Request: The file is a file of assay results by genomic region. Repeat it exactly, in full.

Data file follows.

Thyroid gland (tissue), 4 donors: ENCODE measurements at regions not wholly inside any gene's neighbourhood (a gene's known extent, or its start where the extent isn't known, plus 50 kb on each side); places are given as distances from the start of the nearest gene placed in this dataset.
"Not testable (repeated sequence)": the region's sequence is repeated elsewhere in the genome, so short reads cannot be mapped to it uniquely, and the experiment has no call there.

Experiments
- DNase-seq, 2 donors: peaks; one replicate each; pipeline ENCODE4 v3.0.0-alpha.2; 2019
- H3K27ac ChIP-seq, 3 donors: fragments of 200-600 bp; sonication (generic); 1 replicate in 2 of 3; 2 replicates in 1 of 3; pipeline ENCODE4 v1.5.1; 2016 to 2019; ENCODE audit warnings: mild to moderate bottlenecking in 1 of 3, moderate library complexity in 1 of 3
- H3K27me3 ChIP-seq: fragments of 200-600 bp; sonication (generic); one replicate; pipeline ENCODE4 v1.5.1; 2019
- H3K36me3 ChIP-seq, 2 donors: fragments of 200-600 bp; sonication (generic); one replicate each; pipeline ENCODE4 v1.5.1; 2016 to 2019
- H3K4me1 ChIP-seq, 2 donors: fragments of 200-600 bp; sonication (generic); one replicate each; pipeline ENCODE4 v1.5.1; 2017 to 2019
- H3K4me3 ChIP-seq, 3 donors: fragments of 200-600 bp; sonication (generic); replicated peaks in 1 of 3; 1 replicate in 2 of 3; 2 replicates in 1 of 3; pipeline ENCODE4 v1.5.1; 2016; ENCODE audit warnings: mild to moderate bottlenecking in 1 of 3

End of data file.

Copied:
Thyroid gland (tissue), 4 donors: ENCODE measurements at regions not wholly inside any gene's neighbourhood (a gene's known extent, or its start where the extent isn't known, plus 50 kb on each side); places are given as distances from the start of the nearest gene placed in this dataset.
"Not testable (repeated sequence)": the region's sequence is repeated elsewhere in the genome, so short reads cannot be mapped to it uniquely, and the experiment has no call there.

Experiments
- DNase-seq, 2 donors: peaks; one replicate each; pipeline ENCODE4 v3.0.0-alpha.2; 2019
- H3K27ac ChIP-seq, 3 donors: fragments of 200-600 bp; sonication (generic); 1 replicate in 2 of 3; 2 replicates in 1 of 3; pipeline ENCODE4 v1.5.1; 2016 to 2019; ENCODE audit warnings: mild to moderate bottlenecking in 1 of 3, moderate library complexity in 1 of 3
- H3K27me3 ChIP-seq: fragments of 200-600 bp; sonication (generic); one replicate; pipeline ENCODE4 v1.5.1; 2019
- H3K36me3 ChIP-seq, 2 donors: fragments of 200-600 bp; sonication (generic); one replicate each; pipeline ENCODE4 v1.5.1; 2016 to 2019
- H3K4me1 ChIP-seq, 2 donors: fragments of 200-600 bp; sonication (generic); one replicate each; pipeline ENCODE4 v1.5.1; 2017 to 2019
- H3K4me3 ChIP-seq, 3 donors: fragments of 200-600 bp; sonication (generic); replicated peaks in 1 of 3; 1 replicate in 2 of 3; 2 replicates in 1 of 3; pipeline ENCODE4 v1.5.1; 2016; ENCODE audit warnings: mild to moderate bottlenecking in 1 of 3